An early seventeenth century gold signet ring,


yellow gold, the oval bezel engraved with a seal depicting a hawk, its facing right, with beak open and tongue protruding, the wings outstretched possibly in flight with a hawking bell to each leg, with in a ropetwist border, gently tapering shoulders to the shank

Bezel 17.6 mm by 14mm.

Finger Size:  approximately English N, US 7.

Weight 7.4 grams.




This ring was found by a metal detectorist in Smallburgh, Norfolk, in March 2017. It was declared treasure and recorded under treasure number 2017 T134, it is entered on the Portable Antiquities Scheme database as NMS-C3A6EF.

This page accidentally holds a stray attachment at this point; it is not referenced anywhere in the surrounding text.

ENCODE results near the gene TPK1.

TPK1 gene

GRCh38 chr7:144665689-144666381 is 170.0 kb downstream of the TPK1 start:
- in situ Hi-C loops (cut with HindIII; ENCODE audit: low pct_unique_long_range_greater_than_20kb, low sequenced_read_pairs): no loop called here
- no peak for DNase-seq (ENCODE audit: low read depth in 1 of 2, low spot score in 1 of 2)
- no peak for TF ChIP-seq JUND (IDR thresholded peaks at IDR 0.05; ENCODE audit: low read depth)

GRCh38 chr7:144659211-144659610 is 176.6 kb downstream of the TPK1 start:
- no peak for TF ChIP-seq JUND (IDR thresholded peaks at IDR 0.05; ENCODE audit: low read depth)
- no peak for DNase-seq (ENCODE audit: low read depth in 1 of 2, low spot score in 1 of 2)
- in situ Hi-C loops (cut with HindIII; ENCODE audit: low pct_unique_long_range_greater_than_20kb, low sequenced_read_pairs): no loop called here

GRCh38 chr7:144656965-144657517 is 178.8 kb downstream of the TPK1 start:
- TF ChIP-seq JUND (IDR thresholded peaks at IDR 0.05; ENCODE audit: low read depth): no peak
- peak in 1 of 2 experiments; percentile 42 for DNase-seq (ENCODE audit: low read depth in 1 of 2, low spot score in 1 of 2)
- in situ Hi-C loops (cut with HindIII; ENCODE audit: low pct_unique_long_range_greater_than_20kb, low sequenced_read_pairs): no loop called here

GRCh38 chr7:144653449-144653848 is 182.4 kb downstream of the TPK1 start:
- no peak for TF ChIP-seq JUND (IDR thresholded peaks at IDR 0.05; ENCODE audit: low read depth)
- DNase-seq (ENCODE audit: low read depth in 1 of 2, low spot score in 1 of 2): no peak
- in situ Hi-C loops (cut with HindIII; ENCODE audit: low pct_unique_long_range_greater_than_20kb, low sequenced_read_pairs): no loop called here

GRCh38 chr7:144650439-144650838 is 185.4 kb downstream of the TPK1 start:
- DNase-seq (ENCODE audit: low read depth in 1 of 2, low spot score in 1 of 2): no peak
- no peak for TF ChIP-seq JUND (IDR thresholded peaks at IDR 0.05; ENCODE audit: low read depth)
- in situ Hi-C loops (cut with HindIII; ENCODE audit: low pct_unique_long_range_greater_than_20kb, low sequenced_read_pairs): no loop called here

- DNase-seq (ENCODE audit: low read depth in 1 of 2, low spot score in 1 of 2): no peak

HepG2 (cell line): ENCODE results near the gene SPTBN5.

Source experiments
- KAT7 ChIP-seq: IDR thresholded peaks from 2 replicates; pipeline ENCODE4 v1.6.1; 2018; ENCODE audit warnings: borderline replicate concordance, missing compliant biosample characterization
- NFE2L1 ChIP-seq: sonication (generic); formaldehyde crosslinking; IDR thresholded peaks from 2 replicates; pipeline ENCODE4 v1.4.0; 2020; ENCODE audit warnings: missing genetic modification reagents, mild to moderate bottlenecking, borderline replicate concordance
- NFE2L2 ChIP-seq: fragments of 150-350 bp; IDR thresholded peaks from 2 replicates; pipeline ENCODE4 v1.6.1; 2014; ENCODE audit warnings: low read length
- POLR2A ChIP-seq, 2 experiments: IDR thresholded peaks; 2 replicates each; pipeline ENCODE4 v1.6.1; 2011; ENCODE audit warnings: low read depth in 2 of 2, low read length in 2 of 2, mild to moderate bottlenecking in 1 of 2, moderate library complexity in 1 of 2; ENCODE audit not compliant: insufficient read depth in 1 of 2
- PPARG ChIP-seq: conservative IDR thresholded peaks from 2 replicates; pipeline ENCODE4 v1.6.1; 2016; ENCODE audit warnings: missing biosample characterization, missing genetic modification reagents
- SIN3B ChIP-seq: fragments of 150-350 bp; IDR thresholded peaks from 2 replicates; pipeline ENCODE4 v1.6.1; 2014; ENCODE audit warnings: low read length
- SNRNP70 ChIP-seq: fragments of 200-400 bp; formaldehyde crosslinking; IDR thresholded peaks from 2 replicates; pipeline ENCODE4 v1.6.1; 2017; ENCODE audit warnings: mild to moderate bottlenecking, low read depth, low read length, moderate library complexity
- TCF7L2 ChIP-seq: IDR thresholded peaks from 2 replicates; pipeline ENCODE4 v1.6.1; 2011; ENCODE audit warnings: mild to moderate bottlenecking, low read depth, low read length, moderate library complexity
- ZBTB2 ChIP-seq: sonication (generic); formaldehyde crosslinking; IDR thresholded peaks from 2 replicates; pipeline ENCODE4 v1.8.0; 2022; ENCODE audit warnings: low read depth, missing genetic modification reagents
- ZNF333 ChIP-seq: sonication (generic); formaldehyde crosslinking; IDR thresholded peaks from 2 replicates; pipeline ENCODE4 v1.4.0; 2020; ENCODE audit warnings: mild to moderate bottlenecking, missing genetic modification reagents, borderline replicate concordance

The crest is probably that of the Throckmorton family.

A similar ring, bearing the Throckmorton coat of arms, owned by Sir Nicholas Throckmorton (approx. 1560-1643) is held in the Victoria and Albert Museum (collection number 808-1871). Sir Nicholas Throckmorton came from a colourful family much involved with the court. His paternal grandfather, Sir George Throckmorton, was related through his wife to Catherine Parr, Henry VIII’s last wife. His father, also Sir Nicholas, (1515-1571) was a staunch Protestant, who was cleared by a jury of treason under Mary I. He was then entrusted with high-level diplomatic missions to France and Scotland under Elizabeth I. The sister of the younger Sir Nicholas (the owner of the ring) married the navigator and author Sir Walter Raleigh (1552-1618).

Literature: Oman, C. British Rings, 800-1914, 1974, plate 45.